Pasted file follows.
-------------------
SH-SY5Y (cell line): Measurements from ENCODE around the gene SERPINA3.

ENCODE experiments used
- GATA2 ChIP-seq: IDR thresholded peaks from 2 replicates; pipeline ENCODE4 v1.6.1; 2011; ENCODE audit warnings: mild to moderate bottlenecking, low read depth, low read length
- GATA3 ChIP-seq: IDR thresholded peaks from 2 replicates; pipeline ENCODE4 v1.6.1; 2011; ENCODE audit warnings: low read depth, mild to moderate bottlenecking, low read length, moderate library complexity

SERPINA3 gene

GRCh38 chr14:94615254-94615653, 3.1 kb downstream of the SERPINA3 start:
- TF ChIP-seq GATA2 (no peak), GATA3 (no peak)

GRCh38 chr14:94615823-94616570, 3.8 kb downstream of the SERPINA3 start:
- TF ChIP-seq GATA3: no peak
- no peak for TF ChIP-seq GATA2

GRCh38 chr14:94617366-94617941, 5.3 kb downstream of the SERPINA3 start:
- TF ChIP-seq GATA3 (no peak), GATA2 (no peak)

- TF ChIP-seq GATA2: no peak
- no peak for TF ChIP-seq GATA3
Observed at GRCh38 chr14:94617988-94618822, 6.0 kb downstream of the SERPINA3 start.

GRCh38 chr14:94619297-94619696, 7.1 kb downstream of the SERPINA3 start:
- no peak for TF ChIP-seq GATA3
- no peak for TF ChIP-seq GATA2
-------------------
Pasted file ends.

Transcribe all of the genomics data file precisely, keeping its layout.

SH-SY5Y (cell line): Measurements from ENCODE around the gene SERPINA3.

ENCODE experiments used
- GATA2 ChIP-seq: IDR thresholded peaks from 2 replicates; pipeline ENCODE4 v1.6.1; 2011; ENCODE audit warnings: mild to moderate bottlenecking, low read depth, low read length
- GATA3 ChIP-seq: IDR thresholded peaks from 2 replicates; pipeline ENCODE4 v1.6.1; 2011; ENCODE audit warnings: low read depth, mild to moderate bottlenecking, low read length, moderate library complexity

SERPINA3 gene

GRCh38 chr14:94615254-94615653, 3.1 kb downstream of the SERPINA3 start:
- TF ChIP-seq GATA2 (no peak), GATA3 (no peak)

GRCh38 chr14:94615823-94616570, 3.8 kb downstream of the SERPINA3 start:
- TF ChIP-seq GATA3: no peak
- no peak for TF ChIP-seq GATA2

GRCh38 chr14:94617366-94617941, 5.3 kb downstream of the SERPINA3 start:
- TF ChIP-seq GATA3 (no peak), GATA2 (no peak)

- TF ChIP-seq GATA2: no peak
- no peak for TF ChIP-seq GATA3
Observed at GRCh38 chr14:94617988-94618822, 6.0 kb downstream of the SERPINA3 start.

GRCh38 chr14:94619297-94619696, 7.1 kb downstream of the SERPINA3 start:
- no peak for TF ChIP-seq GATA3
- no peak for TF ChIP-seq GATA2